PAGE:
- AMER GEOPHYSICAL UNION
Atmospheric pressure perturbations from the 2004 Sumatra-Andaman earthquake (M-w = 9.2) were observed by sensitive microbarographs at several global stations. Among these observations, very low-frequency acoustic-gravity waves (similar to 1.4-2.8 mHz) with a group velocity around 300-314 m/s and amplitudes ranging between similar to 1 and 12 Pa can be clearly identified through data processing at four stations on the Japanese Islands and also at four International Monitoring System (IMS) stations around the Indian Ocean. Assuming several seismic source parameters for this great thrust earthquake, we produce synthetic barograms using a realistic thermal structure in the atmosphere up to an altitude of 220 km. For this modeling, we incorporate the source dimensions in different zones, the expanding velocity of the source region, the vertical displacements of uplift and subsidence, and their time constants. Combinations of these source parameters provide synthetic waveforms consistent with the general features of the observed low-frequency records. The results clearly indicate that the recorded waves may have been generated by large-scale coseismic uplift and subsidence of the sea bottom and associated swelling and depression of the sea surface over the source region extending for 1500 km. The uplift in the south-central zone of the Andaman-Nicobar regions may be substantially larger than in the other zones. The time constant of the coseimic vertical deformation is found to be in the range of 1.0-1.5 min, which may correspond to the time elapsed shortly before the generation of tsunami waves.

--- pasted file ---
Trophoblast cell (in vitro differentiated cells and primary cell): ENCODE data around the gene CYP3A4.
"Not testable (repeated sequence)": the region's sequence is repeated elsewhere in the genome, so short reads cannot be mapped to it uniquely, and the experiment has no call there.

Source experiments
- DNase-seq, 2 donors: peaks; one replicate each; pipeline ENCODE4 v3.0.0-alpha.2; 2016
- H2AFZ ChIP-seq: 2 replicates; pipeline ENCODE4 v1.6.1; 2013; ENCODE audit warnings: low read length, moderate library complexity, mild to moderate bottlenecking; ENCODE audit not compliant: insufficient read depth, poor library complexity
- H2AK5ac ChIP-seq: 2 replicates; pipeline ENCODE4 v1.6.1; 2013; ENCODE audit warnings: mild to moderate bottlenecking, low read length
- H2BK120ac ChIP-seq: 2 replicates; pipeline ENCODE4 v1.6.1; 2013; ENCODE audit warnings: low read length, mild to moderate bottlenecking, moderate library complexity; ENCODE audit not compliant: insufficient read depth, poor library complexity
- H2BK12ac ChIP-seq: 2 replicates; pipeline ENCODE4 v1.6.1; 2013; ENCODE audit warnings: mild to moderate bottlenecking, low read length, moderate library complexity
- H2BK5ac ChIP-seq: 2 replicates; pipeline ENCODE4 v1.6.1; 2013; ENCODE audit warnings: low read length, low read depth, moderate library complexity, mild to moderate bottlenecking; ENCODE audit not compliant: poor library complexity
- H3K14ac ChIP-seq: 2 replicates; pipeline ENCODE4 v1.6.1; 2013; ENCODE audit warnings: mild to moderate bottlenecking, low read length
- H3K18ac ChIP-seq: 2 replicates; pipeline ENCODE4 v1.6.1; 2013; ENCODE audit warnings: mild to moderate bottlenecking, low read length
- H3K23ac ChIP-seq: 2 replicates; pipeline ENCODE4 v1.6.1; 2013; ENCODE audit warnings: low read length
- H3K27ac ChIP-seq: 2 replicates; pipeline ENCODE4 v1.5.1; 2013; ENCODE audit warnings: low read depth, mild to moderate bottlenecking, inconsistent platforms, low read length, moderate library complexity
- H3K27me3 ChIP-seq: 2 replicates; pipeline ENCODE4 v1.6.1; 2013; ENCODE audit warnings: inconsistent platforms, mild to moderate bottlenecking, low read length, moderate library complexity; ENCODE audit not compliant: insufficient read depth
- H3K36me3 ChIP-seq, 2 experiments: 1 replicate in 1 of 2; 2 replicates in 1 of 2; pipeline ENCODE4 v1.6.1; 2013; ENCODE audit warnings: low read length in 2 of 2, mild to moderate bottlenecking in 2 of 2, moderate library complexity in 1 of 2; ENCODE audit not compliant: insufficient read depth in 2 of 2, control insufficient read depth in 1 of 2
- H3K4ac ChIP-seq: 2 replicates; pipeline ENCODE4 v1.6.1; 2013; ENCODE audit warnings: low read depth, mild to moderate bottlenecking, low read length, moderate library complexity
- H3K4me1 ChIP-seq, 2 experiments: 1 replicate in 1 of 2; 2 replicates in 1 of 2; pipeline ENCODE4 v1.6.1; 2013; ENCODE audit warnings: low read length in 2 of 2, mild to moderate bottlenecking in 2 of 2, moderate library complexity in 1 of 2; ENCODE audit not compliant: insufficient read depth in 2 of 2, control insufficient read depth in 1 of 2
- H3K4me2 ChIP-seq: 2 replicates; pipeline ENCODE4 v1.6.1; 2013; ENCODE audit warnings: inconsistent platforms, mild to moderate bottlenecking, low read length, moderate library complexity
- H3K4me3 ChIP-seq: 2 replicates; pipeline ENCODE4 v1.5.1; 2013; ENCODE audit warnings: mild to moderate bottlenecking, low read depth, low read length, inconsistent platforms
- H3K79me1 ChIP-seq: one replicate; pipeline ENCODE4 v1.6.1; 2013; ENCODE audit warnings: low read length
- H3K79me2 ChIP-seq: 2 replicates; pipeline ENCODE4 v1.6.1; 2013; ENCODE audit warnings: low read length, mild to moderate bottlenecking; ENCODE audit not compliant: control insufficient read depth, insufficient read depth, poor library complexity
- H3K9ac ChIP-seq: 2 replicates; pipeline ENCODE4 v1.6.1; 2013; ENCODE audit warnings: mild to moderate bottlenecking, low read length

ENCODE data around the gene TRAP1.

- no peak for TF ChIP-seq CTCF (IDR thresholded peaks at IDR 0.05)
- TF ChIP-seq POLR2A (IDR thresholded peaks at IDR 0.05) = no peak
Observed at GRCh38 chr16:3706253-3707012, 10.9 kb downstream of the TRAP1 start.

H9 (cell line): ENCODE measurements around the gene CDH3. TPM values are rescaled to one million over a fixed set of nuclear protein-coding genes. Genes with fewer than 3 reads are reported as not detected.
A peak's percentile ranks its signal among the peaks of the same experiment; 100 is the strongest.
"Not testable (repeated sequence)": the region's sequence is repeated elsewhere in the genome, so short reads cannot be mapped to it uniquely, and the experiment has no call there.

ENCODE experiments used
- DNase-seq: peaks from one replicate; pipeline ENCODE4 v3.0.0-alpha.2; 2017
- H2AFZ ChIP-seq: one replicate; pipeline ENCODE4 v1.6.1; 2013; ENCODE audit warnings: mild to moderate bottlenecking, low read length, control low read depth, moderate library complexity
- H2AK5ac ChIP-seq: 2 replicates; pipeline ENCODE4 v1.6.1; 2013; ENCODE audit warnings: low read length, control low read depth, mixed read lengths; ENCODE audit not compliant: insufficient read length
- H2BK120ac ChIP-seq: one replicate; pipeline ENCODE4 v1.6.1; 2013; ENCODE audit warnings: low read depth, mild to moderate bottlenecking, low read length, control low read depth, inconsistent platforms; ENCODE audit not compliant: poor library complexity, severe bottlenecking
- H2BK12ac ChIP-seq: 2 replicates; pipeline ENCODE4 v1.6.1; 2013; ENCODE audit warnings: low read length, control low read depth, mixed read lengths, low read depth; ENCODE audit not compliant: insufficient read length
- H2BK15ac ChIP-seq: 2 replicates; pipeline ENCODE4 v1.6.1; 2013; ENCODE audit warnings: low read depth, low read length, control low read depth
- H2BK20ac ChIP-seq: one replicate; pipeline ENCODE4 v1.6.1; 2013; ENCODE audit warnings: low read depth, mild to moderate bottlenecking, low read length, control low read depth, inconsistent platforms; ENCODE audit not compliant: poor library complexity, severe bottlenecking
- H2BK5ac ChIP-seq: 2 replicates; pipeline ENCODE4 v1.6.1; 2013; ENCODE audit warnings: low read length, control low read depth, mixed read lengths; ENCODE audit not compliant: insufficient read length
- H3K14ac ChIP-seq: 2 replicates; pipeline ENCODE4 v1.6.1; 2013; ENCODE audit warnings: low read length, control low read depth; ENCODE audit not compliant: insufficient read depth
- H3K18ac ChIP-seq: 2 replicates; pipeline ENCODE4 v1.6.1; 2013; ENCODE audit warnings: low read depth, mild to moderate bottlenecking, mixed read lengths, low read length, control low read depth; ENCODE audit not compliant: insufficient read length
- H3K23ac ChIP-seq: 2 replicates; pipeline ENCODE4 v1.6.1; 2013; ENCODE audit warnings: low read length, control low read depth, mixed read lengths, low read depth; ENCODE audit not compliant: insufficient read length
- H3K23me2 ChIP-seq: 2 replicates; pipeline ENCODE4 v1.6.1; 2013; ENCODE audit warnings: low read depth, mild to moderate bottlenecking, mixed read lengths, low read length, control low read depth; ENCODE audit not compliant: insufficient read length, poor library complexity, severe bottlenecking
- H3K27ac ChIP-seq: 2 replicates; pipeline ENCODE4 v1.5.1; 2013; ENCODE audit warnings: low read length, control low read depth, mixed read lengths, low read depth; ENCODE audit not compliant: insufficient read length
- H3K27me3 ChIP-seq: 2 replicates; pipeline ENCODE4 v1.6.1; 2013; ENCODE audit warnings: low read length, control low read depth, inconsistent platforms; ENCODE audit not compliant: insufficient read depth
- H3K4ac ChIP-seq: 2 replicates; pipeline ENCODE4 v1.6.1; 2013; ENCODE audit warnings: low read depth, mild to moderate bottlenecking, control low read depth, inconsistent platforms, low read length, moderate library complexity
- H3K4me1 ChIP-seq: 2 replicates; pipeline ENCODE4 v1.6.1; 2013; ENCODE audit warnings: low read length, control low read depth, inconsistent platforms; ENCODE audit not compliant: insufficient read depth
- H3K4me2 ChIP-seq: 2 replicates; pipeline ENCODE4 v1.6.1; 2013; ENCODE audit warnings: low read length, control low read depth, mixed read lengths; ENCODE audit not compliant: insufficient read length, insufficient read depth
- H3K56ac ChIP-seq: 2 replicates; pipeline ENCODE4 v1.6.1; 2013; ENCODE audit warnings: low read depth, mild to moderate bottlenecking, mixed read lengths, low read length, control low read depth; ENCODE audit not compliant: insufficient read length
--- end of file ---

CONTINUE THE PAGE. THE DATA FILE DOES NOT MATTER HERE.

Web of Science ® 被引用回数 : 16
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- DOI : 10.1029/2008JB005710
- ISSN : 2169-9313
- eISSN : 2169-9356
- Web of Science ID : WOS:000261476200003